I have been an avid fan of Flight Sim since the release of ‘2000 and have developed my love for aviation ever since. I have the knowledge and experience to really deliver an excellent aviation community. Although no real life flying experience, I have a good understanding and always learning more and more.
Products or services you may be interested in
What is this?
【Captain Sim B777】ボーイング狂のふらいとさんが超細かくレビュー【Microsoft Flight Simulator2020】

Captain Sim 757 Wireless CDU

This application is the Control Display Unit (CDU) for the new generation of the award-winning '757 Captain' series: the '757 CAPTAIN II' family of expansions for Prepar3D v4, Prepar3D v3 and Flight Simulator X (FSX).
More details:

- Please download and install 757 Wireless CDU BEFORE you purchase 757 Connect to make sure you are satisfied with general appearance of application at your device.

- '757 Connect' expansion for FSX/SE/Prepar3Dv3 or Prepar3Dv4 should be purchased from Captain Sim web site and installed on Windows computer to get access to Flight Simulator FMC data.

- 757 Captain II v.1.3 or later for FSX/SE/Prepar3Dv3 or Prepar3Dv4 must be installed on your computer.

- It is works with Captain Sim '757 Captain II' only.

- Setup procedures and security settings vary depending on your Android OS version and your device.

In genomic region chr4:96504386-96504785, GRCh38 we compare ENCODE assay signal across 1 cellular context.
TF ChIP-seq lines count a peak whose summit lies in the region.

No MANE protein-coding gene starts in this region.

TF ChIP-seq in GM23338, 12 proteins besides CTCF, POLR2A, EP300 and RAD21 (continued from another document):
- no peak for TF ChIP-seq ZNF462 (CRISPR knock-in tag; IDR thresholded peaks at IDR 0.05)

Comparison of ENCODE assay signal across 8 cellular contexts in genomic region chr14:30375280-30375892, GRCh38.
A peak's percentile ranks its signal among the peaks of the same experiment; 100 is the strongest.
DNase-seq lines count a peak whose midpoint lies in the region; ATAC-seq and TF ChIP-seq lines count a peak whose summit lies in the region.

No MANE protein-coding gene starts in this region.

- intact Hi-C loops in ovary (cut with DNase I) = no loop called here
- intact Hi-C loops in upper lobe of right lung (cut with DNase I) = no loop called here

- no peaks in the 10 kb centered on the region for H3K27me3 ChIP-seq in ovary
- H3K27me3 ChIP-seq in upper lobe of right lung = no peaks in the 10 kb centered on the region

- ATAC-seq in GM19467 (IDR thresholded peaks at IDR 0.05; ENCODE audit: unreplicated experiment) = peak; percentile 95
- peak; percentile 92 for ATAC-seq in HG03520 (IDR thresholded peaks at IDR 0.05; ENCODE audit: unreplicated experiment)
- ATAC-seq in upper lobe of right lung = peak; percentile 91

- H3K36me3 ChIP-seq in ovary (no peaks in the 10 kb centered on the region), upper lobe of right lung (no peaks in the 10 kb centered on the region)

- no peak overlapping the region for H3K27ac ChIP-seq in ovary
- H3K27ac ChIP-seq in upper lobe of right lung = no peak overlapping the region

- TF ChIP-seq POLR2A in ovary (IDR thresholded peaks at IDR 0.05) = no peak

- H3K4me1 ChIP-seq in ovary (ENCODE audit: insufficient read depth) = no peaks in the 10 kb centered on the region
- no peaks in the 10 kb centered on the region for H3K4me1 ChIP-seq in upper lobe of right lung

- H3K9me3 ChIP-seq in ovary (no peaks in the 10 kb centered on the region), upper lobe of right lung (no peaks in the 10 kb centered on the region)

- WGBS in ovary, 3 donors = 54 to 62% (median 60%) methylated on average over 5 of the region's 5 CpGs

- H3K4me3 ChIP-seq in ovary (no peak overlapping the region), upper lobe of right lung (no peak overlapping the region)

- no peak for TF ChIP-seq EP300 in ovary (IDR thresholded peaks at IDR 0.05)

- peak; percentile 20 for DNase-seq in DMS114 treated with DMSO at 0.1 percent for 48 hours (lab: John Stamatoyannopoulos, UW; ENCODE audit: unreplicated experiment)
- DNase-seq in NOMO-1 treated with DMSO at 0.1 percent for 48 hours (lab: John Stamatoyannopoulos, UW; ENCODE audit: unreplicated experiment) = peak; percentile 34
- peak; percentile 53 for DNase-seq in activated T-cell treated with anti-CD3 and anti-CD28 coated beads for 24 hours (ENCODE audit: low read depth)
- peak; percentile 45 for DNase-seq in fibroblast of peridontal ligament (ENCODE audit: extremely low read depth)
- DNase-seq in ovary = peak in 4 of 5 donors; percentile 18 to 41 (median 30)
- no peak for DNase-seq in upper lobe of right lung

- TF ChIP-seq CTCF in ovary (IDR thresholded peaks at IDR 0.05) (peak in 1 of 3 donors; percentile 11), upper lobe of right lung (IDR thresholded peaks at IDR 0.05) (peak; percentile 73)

Please visit for operation instructions.


Sim captain

Captain Sim - 757

Product Changelog

757 Captain Changelog

The below log shows all updates for this product since release: V4.4 Systems: - Roll/Rocking/Porpoising fix - Autobrakes system fix - Fuel system fixes ...

Wed, 26 Feb, 2020 at 8:33 PM


Update 2.1 For FS2004

The below log shows all updates for this product since release: V2.1 Systems: - Custom VOR1/VOR2 - IRS connection to ADI and HSI - Optimized Animations ...

757 Captain Tutorial

A PDF tutorial and tutorial flight for the 757 Captain can be downloaded and installed using the Download link. To install this tutorial please ensure t...

The Aircraft Is Rocking When The Autopilot Is Engaged

Make sure you have the 757 Captain service pack installed and then install the latest version of FSUIPC  You need ver...

When I Try To Load The 757, I Keep Getting Asked To Approve A File

FSX has a security feature will forces you to manually approve certain aircraft gauges before it can be loaded. You need to click YES every time. It won...

The Autopilot Will Not Work/The HSI And Attitude Indicator Are Not Displaying Data